The winning card!

The winning card!

There were a ton of activities I didn’t get the chance to join in on.  Tournaments of local popularity like Crokinole and Battling Tops, or more widespread appeal with Settlers of Catan and King of Tokyo/New York. The latter gaining the victors free passes* to Gen Con (*Edit: The victors won an invitation to the Gen Con World Championships, not passes to Gen Con). There was a game design contest, which my good friend Toby was actually a guest judge for (I’m very envious of that fact but can’t say it wasn’t a well deserved nod to his board gaming cred). I’m sure he’ll be able to elaborate more on the contest in his post over at Roll and Groove. There was even a Guest of Honor I, sadly, never had the chance to meet. The one and only Zev Shlasinger, President of Z-Man Games!

You can barely see it but there was a rainbow over Geekway when my wife and I drove in on Saturday.

You can barely see it but there was a rainbow over Geekway when my wife and I drove in on Saturday.

Geekway to the West has some real potential to grow into a mighty con, I’m honestly wondering whether they will choose to do so. Their current venue can’t take much, if any, more, and I’m loathe to see it move because that would likely mean a move away from me, and into the city (St. Louis) to meet expanding space requirements. There is a part of me that wants nothing more than to see it grow to a size of behemoth proportions, just because it damn well deserves to! I only have a few complaints. First, the con takes place right in the prime of graduation ceremonies. I had to miss a good chunk of it last year, and narrowly missed it next year (yes I already checked). Lastly,…I didn’t win a single game from Play and Win or Door Prizes! I mean c’mon!.. Ok, that last one isn’t really fair because I guess I did win a game last year…but still! All joking aside I would suggest you get a jump on your badge next year because there is no telling if they intend to grow the con. It’s a lot of fun as is, and if it continues to garner the growth of popularity I’ve seen thus far and they decide to keep things small, you may start missing your chance to get in earlier and earlier!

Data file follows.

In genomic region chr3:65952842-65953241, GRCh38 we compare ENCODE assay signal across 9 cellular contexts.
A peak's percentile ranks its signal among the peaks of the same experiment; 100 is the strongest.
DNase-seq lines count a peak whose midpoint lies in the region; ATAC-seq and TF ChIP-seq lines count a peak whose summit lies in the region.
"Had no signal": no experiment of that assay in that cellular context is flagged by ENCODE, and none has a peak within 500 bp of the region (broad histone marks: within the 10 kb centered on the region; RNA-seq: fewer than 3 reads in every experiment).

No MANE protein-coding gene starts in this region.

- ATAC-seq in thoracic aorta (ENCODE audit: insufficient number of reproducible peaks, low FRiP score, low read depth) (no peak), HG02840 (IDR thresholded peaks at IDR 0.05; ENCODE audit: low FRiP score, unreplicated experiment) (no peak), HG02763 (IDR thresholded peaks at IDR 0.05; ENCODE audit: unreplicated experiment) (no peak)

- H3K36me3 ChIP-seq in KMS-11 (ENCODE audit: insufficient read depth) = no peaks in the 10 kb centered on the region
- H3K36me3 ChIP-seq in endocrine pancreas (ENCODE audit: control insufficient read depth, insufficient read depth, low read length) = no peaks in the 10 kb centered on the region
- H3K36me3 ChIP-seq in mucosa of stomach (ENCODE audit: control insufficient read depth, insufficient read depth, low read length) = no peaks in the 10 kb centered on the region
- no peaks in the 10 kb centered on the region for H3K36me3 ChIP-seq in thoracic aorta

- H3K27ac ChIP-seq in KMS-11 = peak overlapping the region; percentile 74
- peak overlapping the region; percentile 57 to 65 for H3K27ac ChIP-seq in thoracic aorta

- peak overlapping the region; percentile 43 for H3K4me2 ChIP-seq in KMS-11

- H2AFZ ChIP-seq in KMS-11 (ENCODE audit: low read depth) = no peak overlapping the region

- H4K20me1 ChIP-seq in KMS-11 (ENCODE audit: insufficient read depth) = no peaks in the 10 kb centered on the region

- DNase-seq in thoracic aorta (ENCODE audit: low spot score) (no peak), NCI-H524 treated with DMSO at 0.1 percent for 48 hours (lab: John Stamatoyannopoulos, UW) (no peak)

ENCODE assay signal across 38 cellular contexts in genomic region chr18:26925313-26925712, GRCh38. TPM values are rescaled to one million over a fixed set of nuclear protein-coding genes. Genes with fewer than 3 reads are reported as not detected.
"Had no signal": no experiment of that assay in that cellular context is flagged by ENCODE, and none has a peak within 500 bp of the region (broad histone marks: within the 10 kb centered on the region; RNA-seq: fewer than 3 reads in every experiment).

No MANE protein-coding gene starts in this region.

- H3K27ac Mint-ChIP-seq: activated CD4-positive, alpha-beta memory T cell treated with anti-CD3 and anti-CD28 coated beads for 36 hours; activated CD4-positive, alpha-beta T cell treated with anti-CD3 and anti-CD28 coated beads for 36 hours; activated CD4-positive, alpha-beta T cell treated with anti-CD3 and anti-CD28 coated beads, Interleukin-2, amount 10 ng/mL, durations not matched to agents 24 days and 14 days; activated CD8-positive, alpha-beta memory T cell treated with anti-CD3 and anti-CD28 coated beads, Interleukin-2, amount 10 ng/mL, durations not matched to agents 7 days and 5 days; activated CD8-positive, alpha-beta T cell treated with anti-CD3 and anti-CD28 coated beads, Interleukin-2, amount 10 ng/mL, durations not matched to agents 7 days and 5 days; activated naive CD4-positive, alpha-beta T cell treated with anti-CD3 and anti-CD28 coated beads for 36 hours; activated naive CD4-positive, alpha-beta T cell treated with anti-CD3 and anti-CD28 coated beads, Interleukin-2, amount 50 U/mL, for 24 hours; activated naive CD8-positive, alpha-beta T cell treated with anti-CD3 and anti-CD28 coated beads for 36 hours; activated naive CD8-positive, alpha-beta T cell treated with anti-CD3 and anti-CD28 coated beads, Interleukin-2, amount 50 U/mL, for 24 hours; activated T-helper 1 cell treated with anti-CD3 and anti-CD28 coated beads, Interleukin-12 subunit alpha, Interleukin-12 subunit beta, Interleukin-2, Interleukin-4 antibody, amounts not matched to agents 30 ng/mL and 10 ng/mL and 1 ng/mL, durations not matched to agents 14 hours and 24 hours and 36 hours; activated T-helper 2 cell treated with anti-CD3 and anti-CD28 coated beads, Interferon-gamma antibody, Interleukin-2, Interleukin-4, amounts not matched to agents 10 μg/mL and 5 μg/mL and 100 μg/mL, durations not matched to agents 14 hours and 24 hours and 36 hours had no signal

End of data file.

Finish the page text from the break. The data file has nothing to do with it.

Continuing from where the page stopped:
It just keeps growin.

It just keeps growing.

Take care folks, and keep gaming! Also, just remember… Istanbul was Constantinople.


3 thoughts on “Geekway to the West 2015

  1. What a great writeup! I’d like to posit one clarification.. the winners of the King of Tokyo/New York tourneys won *invitations* to the GenCon World championships, not actual GenCon passes. They did get awesome new characters, though.


  2. Pingback: AcadeCon 2015: Into the Wilds | Melvin Smif's Geekery